git merge after git cherry-pick: avoiding duplicate commits

Sat, 2008-09-27

Imagine we have the master branch and a branch b:

  o---X   <-- master
    b1---b2---b3---b4   <-- b

Now we urgently need the commits b1 and b3 in master, but not the remaining commits in b. So what we do is checkout the master branch and cherry-pick commits b1 and b3:

$ git checkout master
$ git cherry-pick “b1’s SHA”
$ git cherry-pick “b3’s SHA”

The result would be:

  o---X---b1'---b3'   <-- master
    b1---b2---b3---b4   <-- b

Let’s say we do another commit on master and we get:

  o---X---b1'---b3'---Y   <-- master
    b1---b2---b3---b4   <-- b

If we would now merge branch b into master:

$ git merge b

We would get the following:

  o---X---b1'---b3'---Y--- M  <-- master
   \                     /
     b1----b2----b3----b4   <-- b

That means the changes introduced by b1 and b3 would appear twice in the history. To avoid that we can rebase instead of merge:

$ git rebase master b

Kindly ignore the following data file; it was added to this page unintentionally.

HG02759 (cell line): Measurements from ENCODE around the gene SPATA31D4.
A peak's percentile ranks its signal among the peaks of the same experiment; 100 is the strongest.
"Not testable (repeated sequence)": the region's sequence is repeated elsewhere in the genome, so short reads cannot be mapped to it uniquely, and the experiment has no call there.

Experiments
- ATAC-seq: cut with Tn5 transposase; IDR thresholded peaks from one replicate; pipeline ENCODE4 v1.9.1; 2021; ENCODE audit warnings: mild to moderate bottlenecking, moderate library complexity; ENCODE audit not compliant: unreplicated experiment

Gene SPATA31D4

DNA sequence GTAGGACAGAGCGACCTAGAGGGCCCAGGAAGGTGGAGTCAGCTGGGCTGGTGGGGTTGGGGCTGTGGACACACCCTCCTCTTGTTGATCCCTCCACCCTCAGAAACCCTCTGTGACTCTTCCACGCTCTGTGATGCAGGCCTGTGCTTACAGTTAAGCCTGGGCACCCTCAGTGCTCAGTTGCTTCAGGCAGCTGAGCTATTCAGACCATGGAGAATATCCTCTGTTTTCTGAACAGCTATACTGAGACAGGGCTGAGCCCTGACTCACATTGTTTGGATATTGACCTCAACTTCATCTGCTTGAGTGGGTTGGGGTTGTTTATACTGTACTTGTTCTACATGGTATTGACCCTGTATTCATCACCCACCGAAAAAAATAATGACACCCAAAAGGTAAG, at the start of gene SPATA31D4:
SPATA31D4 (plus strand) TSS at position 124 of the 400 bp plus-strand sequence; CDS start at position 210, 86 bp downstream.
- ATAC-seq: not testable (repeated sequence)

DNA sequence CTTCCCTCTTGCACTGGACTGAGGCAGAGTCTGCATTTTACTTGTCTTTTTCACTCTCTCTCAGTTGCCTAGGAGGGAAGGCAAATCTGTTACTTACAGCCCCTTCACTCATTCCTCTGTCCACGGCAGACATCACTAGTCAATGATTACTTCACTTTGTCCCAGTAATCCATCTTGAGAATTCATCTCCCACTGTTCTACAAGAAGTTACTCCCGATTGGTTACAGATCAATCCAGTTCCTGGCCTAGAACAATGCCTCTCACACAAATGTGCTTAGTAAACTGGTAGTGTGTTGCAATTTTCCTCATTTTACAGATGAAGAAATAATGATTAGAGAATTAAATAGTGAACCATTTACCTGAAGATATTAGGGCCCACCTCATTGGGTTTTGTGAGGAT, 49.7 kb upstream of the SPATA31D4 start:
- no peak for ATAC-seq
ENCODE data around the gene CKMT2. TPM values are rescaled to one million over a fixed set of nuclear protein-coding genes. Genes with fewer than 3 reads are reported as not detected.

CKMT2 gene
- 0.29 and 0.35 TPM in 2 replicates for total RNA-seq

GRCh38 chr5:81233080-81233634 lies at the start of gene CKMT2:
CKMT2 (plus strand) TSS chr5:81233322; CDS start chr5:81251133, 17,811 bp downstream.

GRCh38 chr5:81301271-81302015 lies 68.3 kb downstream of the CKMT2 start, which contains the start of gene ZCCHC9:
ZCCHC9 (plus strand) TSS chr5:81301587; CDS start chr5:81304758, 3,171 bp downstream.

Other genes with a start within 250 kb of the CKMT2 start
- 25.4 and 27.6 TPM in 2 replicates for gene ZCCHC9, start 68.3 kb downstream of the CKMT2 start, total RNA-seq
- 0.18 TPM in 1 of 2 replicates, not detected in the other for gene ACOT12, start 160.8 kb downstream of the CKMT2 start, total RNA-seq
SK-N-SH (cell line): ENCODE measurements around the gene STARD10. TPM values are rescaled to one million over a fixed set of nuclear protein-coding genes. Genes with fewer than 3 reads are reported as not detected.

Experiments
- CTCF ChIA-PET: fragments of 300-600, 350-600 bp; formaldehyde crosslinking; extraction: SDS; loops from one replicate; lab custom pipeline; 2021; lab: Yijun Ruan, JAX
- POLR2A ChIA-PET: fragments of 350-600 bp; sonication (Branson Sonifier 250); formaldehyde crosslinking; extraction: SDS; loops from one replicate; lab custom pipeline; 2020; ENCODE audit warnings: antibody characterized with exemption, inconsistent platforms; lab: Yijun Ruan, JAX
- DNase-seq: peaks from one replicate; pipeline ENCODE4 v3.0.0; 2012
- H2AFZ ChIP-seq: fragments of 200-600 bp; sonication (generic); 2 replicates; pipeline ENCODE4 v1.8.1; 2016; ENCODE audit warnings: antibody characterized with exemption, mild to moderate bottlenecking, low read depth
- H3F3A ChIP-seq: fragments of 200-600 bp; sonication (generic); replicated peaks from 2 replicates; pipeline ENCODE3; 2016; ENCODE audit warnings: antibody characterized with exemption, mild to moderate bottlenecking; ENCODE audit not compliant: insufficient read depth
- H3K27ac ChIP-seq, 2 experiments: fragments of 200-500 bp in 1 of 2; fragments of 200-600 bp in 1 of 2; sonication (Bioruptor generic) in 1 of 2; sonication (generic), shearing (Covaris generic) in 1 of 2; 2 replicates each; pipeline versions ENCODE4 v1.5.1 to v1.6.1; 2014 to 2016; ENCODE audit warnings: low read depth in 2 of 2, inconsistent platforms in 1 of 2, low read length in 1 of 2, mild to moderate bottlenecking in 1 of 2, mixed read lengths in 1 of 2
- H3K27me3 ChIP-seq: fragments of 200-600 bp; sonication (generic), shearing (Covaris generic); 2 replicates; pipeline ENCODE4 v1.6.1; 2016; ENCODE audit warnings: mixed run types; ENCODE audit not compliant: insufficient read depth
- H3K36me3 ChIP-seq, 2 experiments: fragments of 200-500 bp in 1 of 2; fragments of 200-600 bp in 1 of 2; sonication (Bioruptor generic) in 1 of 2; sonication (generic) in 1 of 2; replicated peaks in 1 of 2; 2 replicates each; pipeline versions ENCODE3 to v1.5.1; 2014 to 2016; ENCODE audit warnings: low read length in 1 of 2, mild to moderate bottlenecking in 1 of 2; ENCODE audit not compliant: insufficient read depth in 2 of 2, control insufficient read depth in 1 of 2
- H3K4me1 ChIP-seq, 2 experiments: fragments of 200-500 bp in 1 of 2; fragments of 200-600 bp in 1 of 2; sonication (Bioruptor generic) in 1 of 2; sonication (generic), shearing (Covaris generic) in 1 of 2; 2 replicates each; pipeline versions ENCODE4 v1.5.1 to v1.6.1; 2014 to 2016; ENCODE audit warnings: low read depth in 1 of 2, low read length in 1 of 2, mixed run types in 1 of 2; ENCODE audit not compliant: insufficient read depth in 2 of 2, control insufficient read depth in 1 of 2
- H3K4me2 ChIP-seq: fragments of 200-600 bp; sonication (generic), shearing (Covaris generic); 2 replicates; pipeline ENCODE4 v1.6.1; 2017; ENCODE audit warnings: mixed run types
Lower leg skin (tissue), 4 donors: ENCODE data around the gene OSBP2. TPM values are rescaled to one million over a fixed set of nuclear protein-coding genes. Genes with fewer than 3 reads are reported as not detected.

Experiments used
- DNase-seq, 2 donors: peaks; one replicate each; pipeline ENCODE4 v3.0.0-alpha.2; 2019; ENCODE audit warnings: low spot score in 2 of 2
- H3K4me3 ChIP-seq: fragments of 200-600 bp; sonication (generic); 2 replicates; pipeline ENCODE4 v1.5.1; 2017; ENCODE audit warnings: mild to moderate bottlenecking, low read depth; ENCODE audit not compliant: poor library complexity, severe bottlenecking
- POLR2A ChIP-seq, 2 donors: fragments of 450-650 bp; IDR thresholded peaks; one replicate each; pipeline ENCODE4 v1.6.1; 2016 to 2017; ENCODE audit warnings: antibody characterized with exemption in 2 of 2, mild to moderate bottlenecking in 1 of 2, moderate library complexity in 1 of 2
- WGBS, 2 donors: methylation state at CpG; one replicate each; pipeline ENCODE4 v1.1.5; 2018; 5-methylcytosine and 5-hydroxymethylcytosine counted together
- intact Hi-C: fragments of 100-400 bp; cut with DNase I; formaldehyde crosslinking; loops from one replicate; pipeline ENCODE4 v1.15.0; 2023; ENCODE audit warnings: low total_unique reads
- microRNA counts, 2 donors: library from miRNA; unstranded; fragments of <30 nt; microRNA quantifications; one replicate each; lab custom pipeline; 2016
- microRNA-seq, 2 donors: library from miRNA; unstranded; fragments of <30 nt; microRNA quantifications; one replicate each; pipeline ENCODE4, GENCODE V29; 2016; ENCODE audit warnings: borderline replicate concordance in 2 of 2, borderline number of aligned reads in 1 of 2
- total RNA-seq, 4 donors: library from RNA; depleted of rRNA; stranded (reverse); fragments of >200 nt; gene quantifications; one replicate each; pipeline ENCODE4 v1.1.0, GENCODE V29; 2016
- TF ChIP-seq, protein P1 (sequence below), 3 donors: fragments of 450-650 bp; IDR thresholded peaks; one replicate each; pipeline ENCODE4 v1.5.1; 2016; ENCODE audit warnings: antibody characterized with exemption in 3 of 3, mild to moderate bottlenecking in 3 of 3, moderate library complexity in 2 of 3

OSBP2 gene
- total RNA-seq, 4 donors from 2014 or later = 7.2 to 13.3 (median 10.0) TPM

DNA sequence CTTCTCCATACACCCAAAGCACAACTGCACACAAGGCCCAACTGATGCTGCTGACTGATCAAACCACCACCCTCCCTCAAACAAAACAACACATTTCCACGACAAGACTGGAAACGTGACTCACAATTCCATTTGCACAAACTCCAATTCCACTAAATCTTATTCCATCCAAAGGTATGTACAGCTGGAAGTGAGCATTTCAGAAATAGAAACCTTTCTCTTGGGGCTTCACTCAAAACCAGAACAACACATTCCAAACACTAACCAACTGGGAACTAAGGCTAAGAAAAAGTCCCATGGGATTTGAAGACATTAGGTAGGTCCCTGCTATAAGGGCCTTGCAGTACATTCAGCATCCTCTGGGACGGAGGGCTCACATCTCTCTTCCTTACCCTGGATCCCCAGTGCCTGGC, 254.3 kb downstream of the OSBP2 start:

Which would yield:

  o---X---b1'---b3'---Y   <-- master
                        b2---b4   <-- b


$ git checkout master
$ git merge b

gives us:

  o---X---b1'---b3'---Y---b2---b4   <-- master, b



Merging with vimdiff

Thu, 2008-09-11
Open the files with vimdiff:
$ vimdiff file1 file2

To jump to the next difference:

To jump to the previous difference:

If there are only two files you can copy differences with:

If you are doing a diff with vim between more than two files you also have to specify from which buffer to :diffget or from which buffer to :diffput
:diffget b#
where b# is the buffer number. In vertical window split, buffers are numbered from left to right starting at 1.